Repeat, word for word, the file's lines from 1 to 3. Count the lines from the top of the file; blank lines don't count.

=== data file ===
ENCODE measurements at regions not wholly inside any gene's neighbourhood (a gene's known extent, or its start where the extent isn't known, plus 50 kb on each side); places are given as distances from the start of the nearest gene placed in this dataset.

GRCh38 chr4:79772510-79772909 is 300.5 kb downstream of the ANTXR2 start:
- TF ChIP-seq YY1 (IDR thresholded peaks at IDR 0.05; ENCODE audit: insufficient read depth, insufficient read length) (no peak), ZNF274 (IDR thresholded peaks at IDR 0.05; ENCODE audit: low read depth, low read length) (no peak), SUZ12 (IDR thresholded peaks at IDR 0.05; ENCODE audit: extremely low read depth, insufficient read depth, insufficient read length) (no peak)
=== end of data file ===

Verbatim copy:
ENCODE measurements at regions not wholly inside any gene's neighbourhood (a gene's known extent, or its start where the extent isn't known, plus 50 kb on each side); places are given as distances from the start of the nearest gene placed in this dataset.

GRCh38 chr4:79772510-79772909 is 300.5 kb downstream of the ANTXR2 start:
- TF ChIP-seq YY1 (IDR thresholded peaks at IDR 0.05; ENCODE audit: insufficient read depth, insufficient read length) (no peak), ZNF274 (IDR thresholded peaks at IDR 0.05; ENCODE audit: low read depth, low read length) (no peak), SUZ12 (IDR thresholded peaks at IDR 0.05; ENCODE audit: extremely low read depth, insufficient read depth, insufficient read length) (no peak)